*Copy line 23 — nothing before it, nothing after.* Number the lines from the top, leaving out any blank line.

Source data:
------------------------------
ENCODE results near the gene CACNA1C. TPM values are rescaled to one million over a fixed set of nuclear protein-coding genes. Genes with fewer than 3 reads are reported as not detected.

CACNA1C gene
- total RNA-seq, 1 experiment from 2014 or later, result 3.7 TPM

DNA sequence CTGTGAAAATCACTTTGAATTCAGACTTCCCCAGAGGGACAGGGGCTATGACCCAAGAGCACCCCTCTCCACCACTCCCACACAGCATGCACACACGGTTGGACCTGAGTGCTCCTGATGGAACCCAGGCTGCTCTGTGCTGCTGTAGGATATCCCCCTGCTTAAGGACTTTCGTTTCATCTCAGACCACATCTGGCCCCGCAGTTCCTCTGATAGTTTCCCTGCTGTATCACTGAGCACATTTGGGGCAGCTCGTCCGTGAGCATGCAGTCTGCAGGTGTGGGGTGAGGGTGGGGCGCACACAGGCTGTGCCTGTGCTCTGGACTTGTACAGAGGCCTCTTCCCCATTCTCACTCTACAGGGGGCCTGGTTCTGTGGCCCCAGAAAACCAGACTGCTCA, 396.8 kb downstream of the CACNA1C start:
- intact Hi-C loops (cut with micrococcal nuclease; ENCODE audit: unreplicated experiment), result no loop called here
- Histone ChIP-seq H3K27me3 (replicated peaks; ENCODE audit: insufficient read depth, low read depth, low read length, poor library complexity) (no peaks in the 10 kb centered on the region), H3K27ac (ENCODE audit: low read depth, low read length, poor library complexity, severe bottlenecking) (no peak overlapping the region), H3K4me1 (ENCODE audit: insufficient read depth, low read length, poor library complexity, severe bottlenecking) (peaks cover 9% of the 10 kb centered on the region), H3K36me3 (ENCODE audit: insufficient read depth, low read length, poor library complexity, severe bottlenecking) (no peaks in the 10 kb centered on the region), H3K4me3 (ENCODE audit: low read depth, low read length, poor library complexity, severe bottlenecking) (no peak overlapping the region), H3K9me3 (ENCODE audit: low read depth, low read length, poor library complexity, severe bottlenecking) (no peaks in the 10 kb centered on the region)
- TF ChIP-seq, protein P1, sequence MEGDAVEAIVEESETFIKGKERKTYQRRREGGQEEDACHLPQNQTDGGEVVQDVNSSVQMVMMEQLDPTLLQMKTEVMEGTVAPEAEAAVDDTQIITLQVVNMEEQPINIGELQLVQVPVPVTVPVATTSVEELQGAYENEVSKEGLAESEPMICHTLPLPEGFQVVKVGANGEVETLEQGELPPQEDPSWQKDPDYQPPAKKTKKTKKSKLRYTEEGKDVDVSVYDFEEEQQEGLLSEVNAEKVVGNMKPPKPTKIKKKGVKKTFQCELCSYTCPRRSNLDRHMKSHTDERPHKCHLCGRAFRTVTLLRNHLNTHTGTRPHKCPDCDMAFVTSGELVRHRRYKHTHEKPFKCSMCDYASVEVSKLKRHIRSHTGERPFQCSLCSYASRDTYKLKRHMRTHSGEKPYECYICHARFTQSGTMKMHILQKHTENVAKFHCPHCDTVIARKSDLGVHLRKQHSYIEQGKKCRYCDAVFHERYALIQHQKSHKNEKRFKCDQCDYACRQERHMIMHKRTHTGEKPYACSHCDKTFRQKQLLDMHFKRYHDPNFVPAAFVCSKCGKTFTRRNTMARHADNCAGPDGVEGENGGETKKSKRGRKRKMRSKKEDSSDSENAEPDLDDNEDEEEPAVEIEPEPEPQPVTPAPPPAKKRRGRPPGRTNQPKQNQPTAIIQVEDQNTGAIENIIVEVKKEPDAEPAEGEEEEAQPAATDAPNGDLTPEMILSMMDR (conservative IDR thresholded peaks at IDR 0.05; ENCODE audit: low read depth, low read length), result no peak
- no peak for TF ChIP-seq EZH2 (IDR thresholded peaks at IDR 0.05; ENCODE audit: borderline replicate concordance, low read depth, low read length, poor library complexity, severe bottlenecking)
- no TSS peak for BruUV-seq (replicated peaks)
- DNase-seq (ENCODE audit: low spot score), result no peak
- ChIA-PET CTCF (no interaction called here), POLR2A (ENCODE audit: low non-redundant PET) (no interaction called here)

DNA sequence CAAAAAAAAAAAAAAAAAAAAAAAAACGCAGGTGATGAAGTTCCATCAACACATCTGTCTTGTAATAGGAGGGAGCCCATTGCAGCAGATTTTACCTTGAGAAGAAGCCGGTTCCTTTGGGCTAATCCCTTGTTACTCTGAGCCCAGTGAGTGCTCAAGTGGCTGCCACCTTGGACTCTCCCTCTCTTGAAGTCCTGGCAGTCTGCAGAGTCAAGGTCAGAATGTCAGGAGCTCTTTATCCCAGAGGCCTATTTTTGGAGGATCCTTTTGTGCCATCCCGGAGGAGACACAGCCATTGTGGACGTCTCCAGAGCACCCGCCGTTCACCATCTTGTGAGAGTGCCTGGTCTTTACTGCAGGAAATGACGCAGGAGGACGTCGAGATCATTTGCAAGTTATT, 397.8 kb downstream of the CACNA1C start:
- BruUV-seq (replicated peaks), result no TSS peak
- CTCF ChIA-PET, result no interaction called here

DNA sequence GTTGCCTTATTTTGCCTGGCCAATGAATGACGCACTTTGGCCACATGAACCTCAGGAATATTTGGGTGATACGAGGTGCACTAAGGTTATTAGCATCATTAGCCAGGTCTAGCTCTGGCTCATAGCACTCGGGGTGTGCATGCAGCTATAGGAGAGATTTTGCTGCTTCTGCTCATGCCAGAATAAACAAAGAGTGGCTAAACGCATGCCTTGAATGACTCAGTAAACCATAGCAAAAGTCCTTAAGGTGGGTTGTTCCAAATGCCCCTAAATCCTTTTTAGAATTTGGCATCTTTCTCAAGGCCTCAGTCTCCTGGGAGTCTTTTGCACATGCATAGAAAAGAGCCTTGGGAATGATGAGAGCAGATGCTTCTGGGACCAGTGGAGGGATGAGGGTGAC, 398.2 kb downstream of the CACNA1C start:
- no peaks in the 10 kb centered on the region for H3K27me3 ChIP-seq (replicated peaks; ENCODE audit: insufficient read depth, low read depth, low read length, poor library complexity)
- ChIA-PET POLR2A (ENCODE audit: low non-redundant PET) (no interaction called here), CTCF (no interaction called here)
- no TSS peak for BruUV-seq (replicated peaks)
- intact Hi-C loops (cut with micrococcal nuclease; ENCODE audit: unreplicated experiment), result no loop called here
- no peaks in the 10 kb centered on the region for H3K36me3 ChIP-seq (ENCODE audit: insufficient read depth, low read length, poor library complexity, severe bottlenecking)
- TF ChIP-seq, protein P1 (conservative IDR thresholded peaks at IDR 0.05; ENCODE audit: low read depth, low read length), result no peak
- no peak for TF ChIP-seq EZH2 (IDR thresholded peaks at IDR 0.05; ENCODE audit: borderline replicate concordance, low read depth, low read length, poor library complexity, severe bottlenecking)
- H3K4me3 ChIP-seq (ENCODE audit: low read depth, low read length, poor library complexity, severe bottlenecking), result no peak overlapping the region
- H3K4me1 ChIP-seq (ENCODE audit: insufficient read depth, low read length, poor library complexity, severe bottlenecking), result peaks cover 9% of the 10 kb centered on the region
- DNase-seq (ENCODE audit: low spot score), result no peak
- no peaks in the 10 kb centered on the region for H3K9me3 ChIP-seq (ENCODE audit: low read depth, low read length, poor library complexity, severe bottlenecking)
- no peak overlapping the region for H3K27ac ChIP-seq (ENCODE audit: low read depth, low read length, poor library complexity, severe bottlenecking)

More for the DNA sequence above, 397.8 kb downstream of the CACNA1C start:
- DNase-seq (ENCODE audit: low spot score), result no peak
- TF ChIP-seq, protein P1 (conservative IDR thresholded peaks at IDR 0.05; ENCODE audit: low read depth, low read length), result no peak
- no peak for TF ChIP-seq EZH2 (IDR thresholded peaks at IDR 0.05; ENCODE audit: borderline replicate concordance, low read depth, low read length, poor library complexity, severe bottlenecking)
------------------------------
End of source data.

- H3K4me3 ChIP-seq (ENCODE audit: low read depth, low read length, poor library complexity, severe bottlenecking), result no peak overlapping the region